1:30am. Why I am awake, and wearing shoes.
The house made a new noise this morning, just a few moments ago, which shot me out of bed and into the hall. Is my water heater failing? Is a plane crashing? Or is the intercom connected to my doorbell, whose speaker is outside my bedroom door, ON, playing static and hard rain?
In the mod’ren design of this intercom, it is “hands-free,” meaning that you press it once and it is open for about 30 seconds without having to hold it. As a one-armed maniac you might find this useful.
It shuts off.
At this point, I am now on the landing, staring out into the night, wondering whether someone could actually be at my door, but I am not going down to find out. I turn and see the digital clock radio in the living room is blinking. Oh, brown-out. They happen often here, in the town that thinks it has the infrastructure to return commuterrail service to Boston. I steel myself to come down another level, where I might be seen through the narrow window by the front door, and press the clock’s button to reset it. Except I didn’t push that button; I pushed a button I had never noticed before called “Sleep,” which turns the radio on, even though the switch is off, and now it won’t go off no matter where I turn the switch. Just creepy ominous classical music (to set the mood). I yank the cord out of the wall.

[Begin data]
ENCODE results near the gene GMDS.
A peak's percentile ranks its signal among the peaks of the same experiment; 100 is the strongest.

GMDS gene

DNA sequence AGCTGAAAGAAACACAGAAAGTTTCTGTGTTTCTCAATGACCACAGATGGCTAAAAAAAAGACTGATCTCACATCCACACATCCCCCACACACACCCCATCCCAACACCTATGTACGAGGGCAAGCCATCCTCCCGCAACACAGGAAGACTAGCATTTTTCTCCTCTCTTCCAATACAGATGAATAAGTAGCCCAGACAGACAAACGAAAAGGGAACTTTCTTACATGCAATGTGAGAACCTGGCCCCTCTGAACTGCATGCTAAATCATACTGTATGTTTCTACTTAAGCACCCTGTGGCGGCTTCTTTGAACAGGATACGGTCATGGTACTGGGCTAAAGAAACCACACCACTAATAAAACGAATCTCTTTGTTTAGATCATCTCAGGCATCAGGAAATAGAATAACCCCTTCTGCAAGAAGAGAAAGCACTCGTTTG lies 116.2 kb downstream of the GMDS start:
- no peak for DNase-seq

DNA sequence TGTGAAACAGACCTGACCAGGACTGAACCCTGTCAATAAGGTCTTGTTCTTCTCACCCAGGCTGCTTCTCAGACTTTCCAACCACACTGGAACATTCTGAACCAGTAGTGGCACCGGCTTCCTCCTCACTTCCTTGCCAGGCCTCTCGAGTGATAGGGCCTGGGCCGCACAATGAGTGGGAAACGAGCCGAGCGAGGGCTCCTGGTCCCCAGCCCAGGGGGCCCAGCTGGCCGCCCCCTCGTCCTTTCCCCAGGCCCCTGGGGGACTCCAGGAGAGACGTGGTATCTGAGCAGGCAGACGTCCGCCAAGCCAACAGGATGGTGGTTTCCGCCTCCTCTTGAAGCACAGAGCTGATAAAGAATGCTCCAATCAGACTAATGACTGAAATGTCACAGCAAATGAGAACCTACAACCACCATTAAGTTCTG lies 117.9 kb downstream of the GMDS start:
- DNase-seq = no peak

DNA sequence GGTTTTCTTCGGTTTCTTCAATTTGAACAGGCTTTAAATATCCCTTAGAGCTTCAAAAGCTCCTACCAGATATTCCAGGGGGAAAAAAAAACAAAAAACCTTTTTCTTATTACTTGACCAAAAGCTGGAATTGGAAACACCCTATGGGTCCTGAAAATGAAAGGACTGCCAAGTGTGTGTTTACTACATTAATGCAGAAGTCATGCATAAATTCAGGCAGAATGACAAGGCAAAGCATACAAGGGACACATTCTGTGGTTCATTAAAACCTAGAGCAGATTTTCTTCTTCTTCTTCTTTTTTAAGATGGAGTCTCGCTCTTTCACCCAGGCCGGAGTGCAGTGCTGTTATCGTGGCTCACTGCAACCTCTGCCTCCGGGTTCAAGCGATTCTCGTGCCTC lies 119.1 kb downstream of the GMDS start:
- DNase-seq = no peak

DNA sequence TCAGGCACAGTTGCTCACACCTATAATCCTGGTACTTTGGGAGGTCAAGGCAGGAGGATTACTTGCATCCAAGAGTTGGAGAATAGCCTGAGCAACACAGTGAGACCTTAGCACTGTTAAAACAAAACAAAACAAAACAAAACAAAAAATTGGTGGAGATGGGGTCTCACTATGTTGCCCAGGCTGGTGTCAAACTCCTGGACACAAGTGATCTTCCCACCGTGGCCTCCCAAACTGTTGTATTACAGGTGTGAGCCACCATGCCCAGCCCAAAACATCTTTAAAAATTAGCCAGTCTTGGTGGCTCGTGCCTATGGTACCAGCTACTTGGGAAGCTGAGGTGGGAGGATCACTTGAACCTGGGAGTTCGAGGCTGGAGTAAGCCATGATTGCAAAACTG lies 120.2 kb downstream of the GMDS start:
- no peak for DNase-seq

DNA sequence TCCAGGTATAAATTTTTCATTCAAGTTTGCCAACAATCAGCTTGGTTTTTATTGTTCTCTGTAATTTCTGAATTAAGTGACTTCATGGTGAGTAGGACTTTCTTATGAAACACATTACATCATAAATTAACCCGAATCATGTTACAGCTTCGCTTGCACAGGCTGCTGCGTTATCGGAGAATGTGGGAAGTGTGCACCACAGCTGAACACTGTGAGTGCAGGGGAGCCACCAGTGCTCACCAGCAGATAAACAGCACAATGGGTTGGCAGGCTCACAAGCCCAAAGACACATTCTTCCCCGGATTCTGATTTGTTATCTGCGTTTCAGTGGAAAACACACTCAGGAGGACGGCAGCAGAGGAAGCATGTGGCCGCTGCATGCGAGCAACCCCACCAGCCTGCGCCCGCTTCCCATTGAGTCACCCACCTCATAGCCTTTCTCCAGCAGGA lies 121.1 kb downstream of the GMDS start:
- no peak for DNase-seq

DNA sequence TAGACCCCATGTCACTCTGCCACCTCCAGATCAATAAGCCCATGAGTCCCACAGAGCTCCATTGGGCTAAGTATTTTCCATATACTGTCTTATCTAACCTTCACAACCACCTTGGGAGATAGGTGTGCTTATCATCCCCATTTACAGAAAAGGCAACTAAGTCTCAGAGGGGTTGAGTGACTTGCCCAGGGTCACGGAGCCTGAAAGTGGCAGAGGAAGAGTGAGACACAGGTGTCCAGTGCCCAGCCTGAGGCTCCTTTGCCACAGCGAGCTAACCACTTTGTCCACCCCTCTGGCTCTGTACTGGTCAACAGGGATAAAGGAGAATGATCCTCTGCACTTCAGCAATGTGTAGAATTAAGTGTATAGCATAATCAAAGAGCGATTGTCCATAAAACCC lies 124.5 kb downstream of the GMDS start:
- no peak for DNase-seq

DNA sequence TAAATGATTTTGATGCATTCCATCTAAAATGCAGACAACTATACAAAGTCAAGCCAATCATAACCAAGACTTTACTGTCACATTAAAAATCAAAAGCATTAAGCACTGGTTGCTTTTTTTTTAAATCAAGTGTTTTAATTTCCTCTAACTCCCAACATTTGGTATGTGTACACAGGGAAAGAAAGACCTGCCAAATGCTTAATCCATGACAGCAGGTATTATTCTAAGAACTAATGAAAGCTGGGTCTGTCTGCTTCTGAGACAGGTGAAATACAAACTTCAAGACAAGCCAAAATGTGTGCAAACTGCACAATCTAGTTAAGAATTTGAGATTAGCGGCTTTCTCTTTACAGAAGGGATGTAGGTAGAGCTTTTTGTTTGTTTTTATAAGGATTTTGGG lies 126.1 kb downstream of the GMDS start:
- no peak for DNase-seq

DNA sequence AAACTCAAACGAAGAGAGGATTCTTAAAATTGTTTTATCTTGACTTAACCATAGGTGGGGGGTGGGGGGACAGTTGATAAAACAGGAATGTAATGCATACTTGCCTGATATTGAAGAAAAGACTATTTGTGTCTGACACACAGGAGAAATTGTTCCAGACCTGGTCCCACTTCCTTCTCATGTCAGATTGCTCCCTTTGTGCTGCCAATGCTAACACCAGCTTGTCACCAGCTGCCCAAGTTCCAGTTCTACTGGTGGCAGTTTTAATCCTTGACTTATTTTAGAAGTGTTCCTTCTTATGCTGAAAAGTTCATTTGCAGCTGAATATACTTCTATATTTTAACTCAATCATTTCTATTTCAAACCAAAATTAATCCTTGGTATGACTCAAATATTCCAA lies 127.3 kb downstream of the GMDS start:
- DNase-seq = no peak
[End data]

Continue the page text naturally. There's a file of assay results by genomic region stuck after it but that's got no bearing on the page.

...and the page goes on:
I have to make a bathroom stop, and once comfortably poised… the
Darkness. Static through the intercom. So this is how it ends, I think.
Throughout my home everything possessing an alarm sounds off, to tell me that the electricity is off. And that I am about to be slashed to ribbons.
I was the first to report the outage. This is the thrill one feels right before running for condo board trustee. I should have asked the friendly operator to stay on the line with me.
Because now I sit here choosing to use my battery power to write my final words rather than watch a DVD because the DVD I have is 6 Feet Under, and frankly, something’s got to give. I have put on my shoes because one must be ready to escape, and I have to stay in the living room to maximize my egresses, though I can easily be seen by Bad Ronald who is standing in the treeline, cupping his hand over his cigarette.
(That is not helping.)
I won’t light a candle because then you could fall asleep and burn the house down. And if you don’t know of my highly irrational fear of fire, then you have wandered here from outside the inner sphere.
I am wide awake wishing I had showered before bed because now I know I will be off my game in the morning. The mantel clock is an hour fast, but proudly ticking about it.
Hope to see you in the morning.